Law & Policy: Governing Bodies
Bill: Award Public Funding to Worthiest Stadium Projects
by JAMES L. ROSICA; Tribune staff February 2014
House Speaker Will Weatherford has said the only way public money should go to sports stadiums is through a competition, with teams fighting it out among themselves over who has the most worthy project.
MLB Softens Stance in Home Plate Collision Rule
by Jorge L. Ortiz, @jorgelortiz February 2014
In a compromise with the players association, which was concerned there wouldn't be enough time to train runners and catchers before the season started, baseball implemented a rule Monday aimed at protecting catchers while allowing most collisions.
NFHS Adopts Football Targeting, Defenseless Player Rules
by Jim Leitner, sports editor February 2014
The National Federation of State High School Associations took more steps last week to make its most popular sport safer. In an effort to reduce contact above the shoulders, the NFHS Football Rules Committee introduced rules that will define "targeting" and will be penalized as illegal personal contact. The group also defined a "defenseless" player. Beginning this fall, new Rule 2-43 will read as follows: "Targeting is an act of taking aim and initiating contact to an opponent above the shoulders with the helmet, forearm, hand, fist, elbow or shoulders."
Judge Sends O'Bannon Class Action Against NCAA to Trial
by Emily Attwood February 2014
Remember Ed O'Bannon, the former UCLA basketball player who filed suit against the NCAA more than four years ago, alleging it was profiting off of O’Bannon and other NCAA athletes’ likenesses found in EA Sports video games? After a long and winding road, a federal judge has okayed the class-action suit to go to trial, setting a start date of June 9.
While it is still possible a settlement between the NCAA and the plaintiffs will be reached prior to the start of the trial, the outcome of the lawsuit could have drastic consequences for the NCAA, college athletic conferences and television networks. At the heart of the lawsuit is the NCAA rule that prohibits student-athletes from profiting off of the use of their name, likeness or image.
"We're not asking for any money to be paid," said Michael Hausfeld, attorney for the plaintiffs, during a summary judgment hearing on Thursday. "We are asking for the restraint to be removed ... and then the market will determine how it plays out."
In January 2013, the lawsuit expanded to allow current athletes to join, as well as target other entities profiting off of athletes’ likenesses, including conferences and television networks. The plaintiffs are in the process of working out settlement details in their suit against EA Sports.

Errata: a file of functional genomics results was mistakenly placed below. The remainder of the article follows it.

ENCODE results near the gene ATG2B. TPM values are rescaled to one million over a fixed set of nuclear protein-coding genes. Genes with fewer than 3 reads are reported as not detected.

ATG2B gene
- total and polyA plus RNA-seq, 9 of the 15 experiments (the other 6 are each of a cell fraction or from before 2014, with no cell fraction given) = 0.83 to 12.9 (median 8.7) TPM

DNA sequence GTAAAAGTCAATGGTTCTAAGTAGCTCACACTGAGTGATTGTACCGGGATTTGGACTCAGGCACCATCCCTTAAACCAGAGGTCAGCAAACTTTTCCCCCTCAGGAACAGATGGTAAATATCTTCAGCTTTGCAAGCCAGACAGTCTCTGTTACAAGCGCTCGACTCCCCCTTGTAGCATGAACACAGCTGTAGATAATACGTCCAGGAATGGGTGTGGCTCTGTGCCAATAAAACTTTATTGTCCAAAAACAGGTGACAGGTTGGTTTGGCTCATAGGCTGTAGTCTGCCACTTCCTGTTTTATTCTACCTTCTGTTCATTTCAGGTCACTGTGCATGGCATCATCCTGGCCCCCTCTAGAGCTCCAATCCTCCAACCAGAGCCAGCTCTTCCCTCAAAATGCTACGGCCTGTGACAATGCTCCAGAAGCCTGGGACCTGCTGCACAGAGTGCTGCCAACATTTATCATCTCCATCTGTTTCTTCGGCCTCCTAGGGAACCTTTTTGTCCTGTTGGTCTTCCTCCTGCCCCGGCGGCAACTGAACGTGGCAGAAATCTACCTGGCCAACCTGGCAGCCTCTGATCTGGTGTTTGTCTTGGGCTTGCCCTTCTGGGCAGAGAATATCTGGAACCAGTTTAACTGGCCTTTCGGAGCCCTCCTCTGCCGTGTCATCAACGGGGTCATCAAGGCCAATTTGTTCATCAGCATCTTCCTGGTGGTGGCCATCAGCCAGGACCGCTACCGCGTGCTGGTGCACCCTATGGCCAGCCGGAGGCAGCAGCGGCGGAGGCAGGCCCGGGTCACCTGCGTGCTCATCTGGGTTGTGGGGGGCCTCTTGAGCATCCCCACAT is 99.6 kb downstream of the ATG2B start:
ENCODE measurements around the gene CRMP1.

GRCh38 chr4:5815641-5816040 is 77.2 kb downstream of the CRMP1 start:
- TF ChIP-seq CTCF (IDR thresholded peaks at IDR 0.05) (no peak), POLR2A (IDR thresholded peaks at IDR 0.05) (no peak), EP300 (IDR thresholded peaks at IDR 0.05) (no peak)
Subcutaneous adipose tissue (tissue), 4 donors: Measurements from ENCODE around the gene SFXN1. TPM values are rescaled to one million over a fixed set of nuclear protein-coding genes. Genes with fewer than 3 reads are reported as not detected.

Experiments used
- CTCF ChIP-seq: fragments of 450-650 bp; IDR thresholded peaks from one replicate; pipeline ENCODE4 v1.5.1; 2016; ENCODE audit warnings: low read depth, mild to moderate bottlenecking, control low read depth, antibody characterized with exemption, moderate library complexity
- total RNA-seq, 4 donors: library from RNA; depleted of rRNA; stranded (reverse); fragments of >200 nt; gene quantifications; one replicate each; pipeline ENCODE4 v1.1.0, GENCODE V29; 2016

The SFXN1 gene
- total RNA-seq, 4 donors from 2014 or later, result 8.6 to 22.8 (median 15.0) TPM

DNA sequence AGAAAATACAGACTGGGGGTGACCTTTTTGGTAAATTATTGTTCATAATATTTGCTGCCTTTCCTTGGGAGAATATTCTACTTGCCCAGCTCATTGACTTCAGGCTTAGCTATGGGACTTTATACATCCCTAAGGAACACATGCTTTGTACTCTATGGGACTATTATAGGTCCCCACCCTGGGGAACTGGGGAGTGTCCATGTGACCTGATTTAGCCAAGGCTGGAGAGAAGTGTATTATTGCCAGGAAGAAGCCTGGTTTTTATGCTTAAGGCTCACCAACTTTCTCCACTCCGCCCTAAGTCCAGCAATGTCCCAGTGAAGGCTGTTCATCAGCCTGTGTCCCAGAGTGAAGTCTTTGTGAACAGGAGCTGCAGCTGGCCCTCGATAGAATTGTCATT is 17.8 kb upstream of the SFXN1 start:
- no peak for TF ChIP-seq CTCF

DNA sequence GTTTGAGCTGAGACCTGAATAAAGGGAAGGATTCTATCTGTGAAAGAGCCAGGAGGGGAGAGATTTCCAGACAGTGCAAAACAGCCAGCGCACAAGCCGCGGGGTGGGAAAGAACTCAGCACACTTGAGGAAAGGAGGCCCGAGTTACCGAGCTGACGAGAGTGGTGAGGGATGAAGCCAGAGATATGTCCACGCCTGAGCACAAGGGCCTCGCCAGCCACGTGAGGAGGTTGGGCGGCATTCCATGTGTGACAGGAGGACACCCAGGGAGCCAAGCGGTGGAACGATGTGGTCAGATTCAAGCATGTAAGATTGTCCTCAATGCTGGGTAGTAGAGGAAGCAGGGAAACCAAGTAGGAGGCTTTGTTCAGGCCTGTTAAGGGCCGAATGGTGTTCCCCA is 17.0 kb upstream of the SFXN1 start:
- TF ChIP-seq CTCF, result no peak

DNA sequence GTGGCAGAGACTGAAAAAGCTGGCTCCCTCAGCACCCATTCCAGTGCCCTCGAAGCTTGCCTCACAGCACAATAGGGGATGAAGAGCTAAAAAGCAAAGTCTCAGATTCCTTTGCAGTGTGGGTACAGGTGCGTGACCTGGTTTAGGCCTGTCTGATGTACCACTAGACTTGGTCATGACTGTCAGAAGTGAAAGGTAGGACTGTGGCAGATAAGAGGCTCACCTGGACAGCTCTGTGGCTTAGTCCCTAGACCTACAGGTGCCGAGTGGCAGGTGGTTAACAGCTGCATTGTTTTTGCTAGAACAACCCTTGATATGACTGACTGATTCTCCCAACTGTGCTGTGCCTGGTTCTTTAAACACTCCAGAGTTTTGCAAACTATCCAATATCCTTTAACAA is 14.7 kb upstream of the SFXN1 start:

Thursday’s hearing took into account various arguments by both sides, including the NCAA’s assertion that the First Amendment protected it from requiring athletes’ permission to broadcast their appearances at games. U.S. District Judge Claudia Wilken also called into question whether the NCAA’s no-pay rule violated antitrust laws.
"Up to this point you always heard the NCAA argue that these restraints are lawful -- purportedly," Hausfeld said. "We're done with that. There's no presumptions. This court is saying if we go to trial, you're going to have to prove that."
Should a jury rule in favor of the plaintiffs, the results could bankrupt the NCAA, though a lengthy appeals process would first ensue. A less drastic outcome could result in concessions from both sides, with restrictions on athletes’ ability to profit from their likenesses removed or lessened, or schools agreeing to set aside a portion of revenues for athletes.
Another Olympics, Another Figure Skating Controversy
by Christine Brennan, email@example.com February 2014
One of the nine judges who picked a young Russian skater over two more refined competitors for the Olympic gold medal Thursday night was suspended for a year for trying to fix an event at the 1998 Winter Olympics in Nagano.
In West Virginia, a Move to Legislate Healthy Lifestyles
by WHITNEY BURDETTE, DAILY MAIL CAPITOL February 2014
A bill moving through the West Virginia Legislature is intended to make it easier for communities to help residents lead healthy lifestyles.
Paper: OU Reported Excess Pasta Servings to NCAA
by TOM MAHON; Daily News Staff Writer February 2014
Universities self-report all kinds of violations to the NCAA, the Big Brother of collegiate athletics. But the University of Oklahoma recently took things to extremes.
NCAA to Allow South Carolina to Host Tournament Games
by Ryan Wood; firstname.lastname@example.org February 2014
South Carolina will be allowed to host NCAA tournament games for women's basketball next year without the Legislature removing the Confederate battle flag from the Statehouse grounds.
In Virginia, Budget Amendments Target Athletics Fees
by JIM NOLAN AND MICHAEL PHILLIPS February 2014
A pair of proposed amendments to Virginia's two-year budget target fees paid by public college and university students to subsidize school athletics programs.
NFL Execs Vow Action to Regulate Locker-Room Culture
by Super User February 2014
Now that the NFL knows the scope of the racially charged Miami Dolphins bullying scandal, the league has been left to grapple with what its next steps should be.